user     system      total        real
Benchmarking 'ovrkqlwislrecrtgmvpfprzey'
faster trie  0.090000   0.000000   0.090000 (  0.089411)
blog trie  0.390000   0.040000   0.430000 (  0.452724)
naive  3.290000   0.140000   3.430000 (  3.467491)
group  2.230000   0.050000   2.280000 (  2.290674)

Benchmarking 'abcdefghifghijklmnopqrstuvxyz'
faster trie  0.670000   0.000000   0.670000 (  0.671967)
blog trie  3.020000   0.070000   3.090000 (  3.094881)
naive  4.450000   0.050000   4.500000 (  4.596610)
group  4.120000   0.050000   4.170000 (  4.208492)

Benchmarking 'odidwocswkbafvydehsbiviez'
faster trie  0.030000   0.000000   0.030000 (  0.030700)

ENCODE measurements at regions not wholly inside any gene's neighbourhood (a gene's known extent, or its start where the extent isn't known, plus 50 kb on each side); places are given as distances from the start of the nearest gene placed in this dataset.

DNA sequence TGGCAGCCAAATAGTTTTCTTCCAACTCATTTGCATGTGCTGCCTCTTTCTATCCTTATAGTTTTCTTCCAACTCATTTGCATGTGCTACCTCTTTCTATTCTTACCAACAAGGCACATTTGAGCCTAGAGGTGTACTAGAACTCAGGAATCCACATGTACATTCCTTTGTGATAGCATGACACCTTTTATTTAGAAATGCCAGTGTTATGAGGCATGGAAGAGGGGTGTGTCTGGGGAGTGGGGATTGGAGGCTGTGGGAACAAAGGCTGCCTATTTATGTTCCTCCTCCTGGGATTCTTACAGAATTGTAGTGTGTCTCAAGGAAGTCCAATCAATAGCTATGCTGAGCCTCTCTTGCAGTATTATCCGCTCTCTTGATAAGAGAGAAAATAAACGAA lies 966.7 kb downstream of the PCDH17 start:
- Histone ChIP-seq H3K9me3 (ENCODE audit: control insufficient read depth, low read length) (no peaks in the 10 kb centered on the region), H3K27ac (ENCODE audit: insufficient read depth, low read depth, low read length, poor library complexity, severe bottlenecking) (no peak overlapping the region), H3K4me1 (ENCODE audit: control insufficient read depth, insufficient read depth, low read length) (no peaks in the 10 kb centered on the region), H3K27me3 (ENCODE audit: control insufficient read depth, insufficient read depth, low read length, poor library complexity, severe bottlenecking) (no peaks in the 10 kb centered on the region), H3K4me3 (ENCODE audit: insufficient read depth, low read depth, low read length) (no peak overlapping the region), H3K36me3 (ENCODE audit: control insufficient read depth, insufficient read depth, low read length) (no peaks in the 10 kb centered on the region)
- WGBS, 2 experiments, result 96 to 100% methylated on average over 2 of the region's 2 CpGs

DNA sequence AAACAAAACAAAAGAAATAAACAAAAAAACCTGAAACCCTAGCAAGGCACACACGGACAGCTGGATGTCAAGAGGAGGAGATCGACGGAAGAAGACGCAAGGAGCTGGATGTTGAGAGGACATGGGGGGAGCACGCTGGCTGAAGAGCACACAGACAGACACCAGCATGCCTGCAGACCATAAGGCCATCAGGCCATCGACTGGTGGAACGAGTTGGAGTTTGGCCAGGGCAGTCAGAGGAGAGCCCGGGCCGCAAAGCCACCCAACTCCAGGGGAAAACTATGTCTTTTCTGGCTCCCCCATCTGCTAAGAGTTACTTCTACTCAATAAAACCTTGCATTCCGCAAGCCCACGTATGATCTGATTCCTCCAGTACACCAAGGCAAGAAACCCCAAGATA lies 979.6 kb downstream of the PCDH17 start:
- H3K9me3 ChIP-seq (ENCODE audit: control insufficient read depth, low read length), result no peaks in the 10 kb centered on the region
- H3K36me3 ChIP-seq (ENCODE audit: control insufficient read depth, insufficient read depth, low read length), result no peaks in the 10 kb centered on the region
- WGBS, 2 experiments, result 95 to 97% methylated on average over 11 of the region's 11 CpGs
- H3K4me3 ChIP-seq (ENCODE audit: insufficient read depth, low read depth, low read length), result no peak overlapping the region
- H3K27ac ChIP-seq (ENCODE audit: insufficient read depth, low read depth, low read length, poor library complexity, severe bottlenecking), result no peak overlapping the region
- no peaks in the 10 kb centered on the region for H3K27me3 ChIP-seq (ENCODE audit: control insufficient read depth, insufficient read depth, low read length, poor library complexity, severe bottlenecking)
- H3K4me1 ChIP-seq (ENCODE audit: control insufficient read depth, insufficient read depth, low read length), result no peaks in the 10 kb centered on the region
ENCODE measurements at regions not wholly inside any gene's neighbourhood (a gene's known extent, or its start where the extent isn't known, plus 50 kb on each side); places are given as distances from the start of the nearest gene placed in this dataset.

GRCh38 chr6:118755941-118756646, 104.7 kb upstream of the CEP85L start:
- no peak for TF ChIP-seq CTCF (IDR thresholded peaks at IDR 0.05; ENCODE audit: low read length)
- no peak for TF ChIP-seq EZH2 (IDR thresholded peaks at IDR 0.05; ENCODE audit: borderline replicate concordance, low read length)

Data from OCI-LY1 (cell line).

blog trie  0.100000   0.010000   0.110000 (  0.103797)
naive  2.550000   0.010000   2.560000 (  2.566604)
group  1.640000   0.010000   1.650000 (  1.658194)

Benchmarking 'rtlyifebuzkxndovzyzodelap'
faster trie  0.150000   0.000000   0.150000 (  0.154702)
blog trie  0.630000   0.010000   0.640000 (  0.633183)
naive  2.810000   0.010000   2.820000 (  2.822617)
group  2.140000   0.000000   2.140000 (  2.147578)

About 0.1-0.2s in the worst case on actual Letterpress games is absolutely fine for use in a service. The second case, which takes the most time, is a stress test with every letter of the alphabet. It would never happen in Letterpress.